The train’s segmented structure, with the wealthy living in luxury at the front and the poor in squalor at the tail, allegorically represents the stratification of society and the inherent struggles for equity and justice.

“Get Out” (2017) by Jordan Peele

On the surface, “Get Out” is a horror film about a young African-American man who uncovers terrifying secrets when he visits his white girlfriend’s family estate.

However, it’s also a profound allegory for racism in America, examining the commodification of black bodies, liberal racism, and the enduring legacy of slavery.

The film uses horror tropes to explore and critique contemporary racial dynamics, making it a poignant allegory for the African-American experience.

“The Lion King” (1994) by Roger Allers and Rob Minkoff

While it might seem like a straightforward animated animal adventure, “The Lion King” has been interpreted as an allegory for various themes, including the circle of life, responsibility, and redemption.

Fx, the devastation of the Pride Lands under Scar’s rule can be seen as an allegory for environmental degradation and the consequences of human (or, in this case, animal) greed and mismanagement.

The restoration of the Pride Lands following Simba’s return and the overthrow of Scar’s tyrannical regime symbolizes the potential for renewal and healing when harmony with nature is restored.

Scar’s manipulation of Simba following Mufasa’s death parallels the biblical narrative of the Fall of Man. Scar represents a satanic figure who tempts Simba into exile through guilt and lies.

This allegory explores themes of innocence, guilt, and redemption as Simba must confront his past and reclaim his identity and destiny.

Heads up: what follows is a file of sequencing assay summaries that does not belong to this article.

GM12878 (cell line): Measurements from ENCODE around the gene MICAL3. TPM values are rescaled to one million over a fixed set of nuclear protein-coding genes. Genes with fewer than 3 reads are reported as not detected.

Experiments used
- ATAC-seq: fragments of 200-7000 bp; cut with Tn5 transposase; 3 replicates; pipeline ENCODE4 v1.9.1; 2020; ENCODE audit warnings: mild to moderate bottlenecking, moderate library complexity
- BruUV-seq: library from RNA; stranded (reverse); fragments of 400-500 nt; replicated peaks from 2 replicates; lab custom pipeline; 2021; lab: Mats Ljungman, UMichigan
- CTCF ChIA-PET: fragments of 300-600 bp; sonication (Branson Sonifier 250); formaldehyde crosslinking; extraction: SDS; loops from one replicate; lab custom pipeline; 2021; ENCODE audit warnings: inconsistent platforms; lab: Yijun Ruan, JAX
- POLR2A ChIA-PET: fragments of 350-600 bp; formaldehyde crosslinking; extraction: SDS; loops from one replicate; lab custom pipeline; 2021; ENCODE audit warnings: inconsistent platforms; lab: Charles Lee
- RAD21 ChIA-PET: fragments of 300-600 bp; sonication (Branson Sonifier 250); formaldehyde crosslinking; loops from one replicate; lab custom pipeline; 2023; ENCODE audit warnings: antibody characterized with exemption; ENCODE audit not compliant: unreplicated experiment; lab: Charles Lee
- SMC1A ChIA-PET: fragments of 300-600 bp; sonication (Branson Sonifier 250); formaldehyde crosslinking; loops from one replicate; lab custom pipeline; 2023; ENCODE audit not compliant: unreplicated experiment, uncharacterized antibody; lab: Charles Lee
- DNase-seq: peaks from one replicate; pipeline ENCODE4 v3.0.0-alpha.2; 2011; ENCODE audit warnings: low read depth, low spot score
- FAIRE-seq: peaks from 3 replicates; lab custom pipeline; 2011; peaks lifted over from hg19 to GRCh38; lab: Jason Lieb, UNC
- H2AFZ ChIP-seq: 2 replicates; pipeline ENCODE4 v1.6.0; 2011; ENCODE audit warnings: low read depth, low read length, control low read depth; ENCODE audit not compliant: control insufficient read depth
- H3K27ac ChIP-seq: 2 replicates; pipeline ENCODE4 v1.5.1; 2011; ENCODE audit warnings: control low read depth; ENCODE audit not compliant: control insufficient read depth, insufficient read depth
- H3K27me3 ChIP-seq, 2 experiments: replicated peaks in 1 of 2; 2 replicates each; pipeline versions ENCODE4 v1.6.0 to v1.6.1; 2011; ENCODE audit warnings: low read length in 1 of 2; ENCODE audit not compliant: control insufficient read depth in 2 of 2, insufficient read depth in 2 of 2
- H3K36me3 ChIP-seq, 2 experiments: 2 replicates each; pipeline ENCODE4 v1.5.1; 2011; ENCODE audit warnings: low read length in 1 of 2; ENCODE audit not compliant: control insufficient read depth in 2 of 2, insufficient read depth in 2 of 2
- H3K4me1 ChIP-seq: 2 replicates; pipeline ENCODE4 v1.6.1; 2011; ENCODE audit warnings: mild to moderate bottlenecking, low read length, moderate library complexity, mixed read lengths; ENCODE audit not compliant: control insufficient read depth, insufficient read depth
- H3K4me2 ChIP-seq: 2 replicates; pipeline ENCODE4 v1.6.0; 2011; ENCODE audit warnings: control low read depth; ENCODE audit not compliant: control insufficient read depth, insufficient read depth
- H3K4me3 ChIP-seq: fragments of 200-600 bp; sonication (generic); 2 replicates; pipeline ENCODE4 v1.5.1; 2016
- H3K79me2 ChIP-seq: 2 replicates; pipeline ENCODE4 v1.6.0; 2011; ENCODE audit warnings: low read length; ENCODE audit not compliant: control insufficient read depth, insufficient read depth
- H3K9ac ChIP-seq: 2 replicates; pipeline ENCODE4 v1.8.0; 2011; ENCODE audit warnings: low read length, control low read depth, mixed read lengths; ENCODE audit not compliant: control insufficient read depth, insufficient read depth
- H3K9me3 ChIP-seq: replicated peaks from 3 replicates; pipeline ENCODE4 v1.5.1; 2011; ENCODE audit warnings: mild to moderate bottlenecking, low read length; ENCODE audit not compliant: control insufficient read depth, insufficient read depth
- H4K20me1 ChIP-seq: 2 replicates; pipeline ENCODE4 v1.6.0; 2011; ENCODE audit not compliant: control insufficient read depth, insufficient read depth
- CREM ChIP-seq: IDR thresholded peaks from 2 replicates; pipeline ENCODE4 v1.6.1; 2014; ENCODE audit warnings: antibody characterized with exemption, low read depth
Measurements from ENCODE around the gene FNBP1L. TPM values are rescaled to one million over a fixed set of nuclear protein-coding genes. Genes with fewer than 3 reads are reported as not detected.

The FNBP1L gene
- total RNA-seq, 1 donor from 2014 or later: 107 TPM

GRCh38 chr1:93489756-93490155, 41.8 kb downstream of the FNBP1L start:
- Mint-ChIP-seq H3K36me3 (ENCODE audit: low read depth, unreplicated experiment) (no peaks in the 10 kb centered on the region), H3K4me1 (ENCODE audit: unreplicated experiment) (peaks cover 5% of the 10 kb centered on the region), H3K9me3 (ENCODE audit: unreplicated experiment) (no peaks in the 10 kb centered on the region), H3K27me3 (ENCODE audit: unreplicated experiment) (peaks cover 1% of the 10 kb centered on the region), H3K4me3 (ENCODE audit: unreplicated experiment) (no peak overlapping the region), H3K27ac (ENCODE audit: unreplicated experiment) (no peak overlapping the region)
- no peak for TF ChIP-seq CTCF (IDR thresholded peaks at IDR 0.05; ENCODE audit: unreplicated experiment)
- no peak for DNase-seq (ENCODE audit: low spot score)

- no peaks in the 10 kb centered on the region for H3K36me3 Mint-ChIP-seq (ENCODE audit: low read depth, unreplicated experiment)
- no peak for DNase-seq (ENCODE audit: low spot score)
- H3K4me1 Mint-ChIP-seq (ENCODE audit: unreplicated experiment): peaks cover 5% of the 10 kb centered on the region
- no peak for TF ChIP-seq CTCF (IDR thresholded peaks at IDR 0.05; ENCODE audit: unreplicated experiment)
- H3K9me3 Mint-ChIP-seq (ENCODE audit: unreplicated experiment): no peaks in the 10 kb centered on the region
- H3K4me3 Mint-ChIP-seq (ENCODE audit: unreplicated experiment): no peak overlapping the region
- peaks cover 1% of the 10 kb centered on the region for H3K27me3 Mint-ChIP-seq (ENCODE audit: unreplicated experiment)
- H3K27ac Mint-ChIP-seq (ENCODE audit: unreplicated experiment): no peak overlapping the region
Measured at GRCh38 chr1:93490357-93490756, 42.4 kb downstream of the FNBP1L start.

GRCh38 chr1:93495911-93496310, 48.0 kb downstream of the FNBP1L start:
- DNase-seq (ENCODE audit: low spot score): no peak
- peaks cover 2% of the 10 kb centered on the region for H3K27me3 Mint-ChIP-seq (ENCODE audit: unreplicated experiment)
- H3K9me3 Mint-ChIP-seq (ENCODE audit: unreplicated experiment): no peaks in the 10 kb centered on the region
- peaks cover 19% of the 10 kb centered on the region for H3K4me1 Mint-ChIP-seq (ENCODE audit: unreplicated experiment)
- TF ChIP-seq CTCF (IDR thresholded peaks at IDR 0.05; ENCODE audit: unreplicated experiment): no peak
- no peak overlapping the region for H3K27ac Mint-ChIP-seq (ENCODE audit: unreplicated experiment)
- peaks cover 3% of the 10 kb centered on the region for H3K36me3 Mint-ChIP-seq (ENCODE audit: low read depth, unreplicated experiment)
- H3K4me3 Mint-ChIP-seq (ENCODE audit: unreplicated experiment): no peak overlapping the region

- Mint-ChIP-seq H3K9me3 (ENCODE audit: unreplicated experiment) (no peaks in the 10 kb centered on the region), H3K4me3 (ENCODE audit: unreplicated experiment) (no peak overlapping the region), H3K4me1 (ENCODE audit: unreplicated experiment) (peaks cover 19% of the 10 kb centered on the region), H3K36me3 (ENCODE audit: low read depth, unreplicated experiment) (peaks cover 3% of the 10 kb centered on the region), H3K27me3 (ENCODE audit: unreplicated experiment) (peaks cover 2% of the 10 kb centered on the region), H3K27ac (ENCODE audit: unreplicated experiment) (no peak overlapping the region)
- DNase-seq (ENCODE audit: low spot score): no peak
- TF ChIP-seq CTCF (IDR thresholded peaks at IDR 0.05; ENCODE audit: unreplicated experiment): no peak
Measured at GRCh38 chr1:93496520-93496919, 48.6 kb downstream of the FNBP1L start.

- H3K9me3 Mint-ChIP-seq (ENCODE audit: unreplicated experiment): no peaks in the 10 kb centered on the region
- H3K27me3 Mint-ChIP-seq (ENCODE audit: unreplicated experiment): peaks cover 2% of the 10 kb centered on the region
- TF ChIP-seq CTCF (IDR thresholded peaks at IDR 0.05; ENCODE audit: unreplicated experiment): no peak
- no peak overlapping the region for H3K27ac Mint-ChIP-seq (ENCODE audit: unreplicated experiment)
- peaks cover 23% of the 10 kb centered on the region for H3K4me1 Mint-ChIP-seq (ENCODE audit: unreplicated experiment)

You can also draw parallels between its storyline and Shakespeare’s “Hamlet,” with Simba’s journey reflecting the prince’s struggle for justice and self-discovery.

The difference between allegory, subtext, symbolism, simile, and metaphor.

Allegory, subtext, symbolism, simile, and metaphor are related concepts in the analysis of the text (understood broadly as any popular cultural element), but they are different.

Each serves a distinct purpose in enriching the text and adding layers of meaning. Understanding their differences is crucial in analyzing literature and film.

Here’s a brief overview of each:

AllegoryAn allegory is a narrative in which characters, events, and settings symbolize something beyond the literal story.“Animal Farm” by George Orwell, where animals on a farm symbolize the overthrow of the last Russian Tsar, communism, and the Soviet Union.
SubtextUsing symbols to represent ideas or qualities gives objects significance beyond their literal meaning.In “Romeo and Juliet,” the conversations about love often carry a subtext of violence, reflecting the dangerous nature of their relationship.
SymbolismUsing symbols to represent ideas or qualities gives objects significance beyond their literal meaning.The green light in “The Great Gatsby” symbolizes Gatsby’s hopes and dreams for the future.
SimileA figure of speech comparing one thing with another thing of a different kind is used to make a description more emphatic or vivid (using “like” or “as”).“As brave as a lion” or “Her cheeks are red like a rose.”
MetaphorA metaphor also compares two things, but it does so by stating that one thing is another, not using “like” or “as.” Metaphors imply a resemblance or representation, making the abstract more tangible.“The world’s a stage,” or “Her heart is gold.”


Allegories in movies allow filmmakers to address complex issues and themes in a more accessible and engaging manner, encouraging viewers to think critically about the narrative and its broader implications.

Through symbolism, allegory enriches the cinematic experience, offering multiple layers of meaning to explore and interpret.

Up Next: How to use Subtext in Film.


  • Jan Sørup

    Jan Sørup is a indie filmmaker, videographer and photographer from Denmark. He owns filmdaft.com and the Danish company Apertura, which produces video content for big companies in Denmark and Scandinavia. Jan has a background in music, has drawn webcomics, and is a former lecturer at the University of Copenhagen.